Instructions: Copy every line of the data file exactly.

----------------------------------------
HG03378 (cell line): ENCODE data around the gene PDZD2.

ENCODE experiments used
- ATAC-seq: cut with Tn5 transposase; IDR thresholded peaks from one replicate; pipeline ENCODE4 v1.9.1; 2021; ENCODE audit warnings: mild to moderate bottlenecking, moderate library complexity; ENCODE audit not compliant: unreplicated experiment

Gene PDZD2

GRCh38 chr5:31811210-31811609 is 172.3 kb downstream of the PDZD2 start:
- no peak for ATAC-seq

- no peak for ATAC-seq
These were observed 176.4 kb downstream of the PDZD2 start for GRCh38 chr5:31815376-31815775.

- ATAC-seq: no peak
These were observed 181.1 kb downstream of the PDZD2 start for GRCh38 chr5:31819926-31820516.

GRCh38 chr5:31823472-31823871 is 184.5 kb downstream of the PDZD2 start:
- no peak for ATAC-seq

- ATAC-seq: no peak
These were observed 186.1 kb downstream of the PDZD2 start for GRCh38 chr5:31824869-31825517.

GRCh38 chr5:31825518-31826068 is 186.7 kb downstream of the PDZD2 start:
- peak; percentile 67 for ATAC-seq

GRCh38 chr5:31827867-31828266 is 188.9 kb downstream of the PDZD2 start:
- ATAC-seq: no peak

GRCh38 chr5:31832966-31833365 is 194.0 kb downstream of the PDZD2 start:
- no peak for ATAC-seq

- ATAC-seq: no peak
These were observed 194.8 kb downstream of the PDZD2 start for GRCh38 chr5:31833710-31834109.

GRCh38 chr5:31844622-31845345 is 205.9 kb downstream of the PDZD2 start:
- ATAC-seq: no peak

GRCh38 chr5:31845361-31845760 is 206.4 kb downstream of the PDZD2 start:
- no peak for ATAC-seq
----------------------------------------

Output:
HG03378 (cell line): ENCODE data around the gene PDZD2.

ENCODE experiments used
- ATAC-seq: cut with Tn5 transposase; IDR thresholded peaks from one replicate; pipeline ENCODE4 v1.9.1; 2021; ENCODE audit warnings: mild to moderate bottlenecking, moderate library complexity; ENCODE audit not compliant: unreplicated experiment

Gene PDZD2

GRCh38 chr5:31811210-31811609 is 172.3 kb downstream of the PDZD2 start:
- no peak for ATAC-seq

- no peak for ATAC-seq
These were observed 176.4 kb downstream of the PDZD2 start for GRCh38 chr5:31815376-31815775.

- ATAC-seq: no peak
These were observed 181.1 kb downstream of the PDZD2 start for GRCh38 chr5:31819926-31820516.

GRCh38 chr5:31823472-31823871 is 184.5 kb downstream of the PDZD2 start:
- no peak for ATAC-seq

- ATAC-seq: no peak
These were observed 186.1 kb downstream of the PDZD2 start for GRCh38 chr5:31824869-31825517.

GRCh38 chr5:31825518-31826068 is 186.7 kb downstream of the PDZD2 start:
- peak; percentile 67 for ATAC-seq

GRCh38 chr5:31827867-31828266 is 188.9 kb downstream of the PDZD2 start:
- ATAC-seq: no peak

GRCh38 chr5:31832966-31833365 is 194.0 kb downstream of the PDZD2 start:
- no peak for ATAC-seq

- ATAC-seq: no peak
These were observed 194.8 kb downstream of the PDZD2 start for GRCh38 chr5:31833710-31834109.

GRCh38 chr5:31844622-31845345 is 205.9 kb downstream of the PDZD2 start:
- ATAC-seq: no peak

GRCh38 chr5:31845361-31845760 is 206.4 kb downstream of the PDZD2 start:
- no peak for ATAC-seq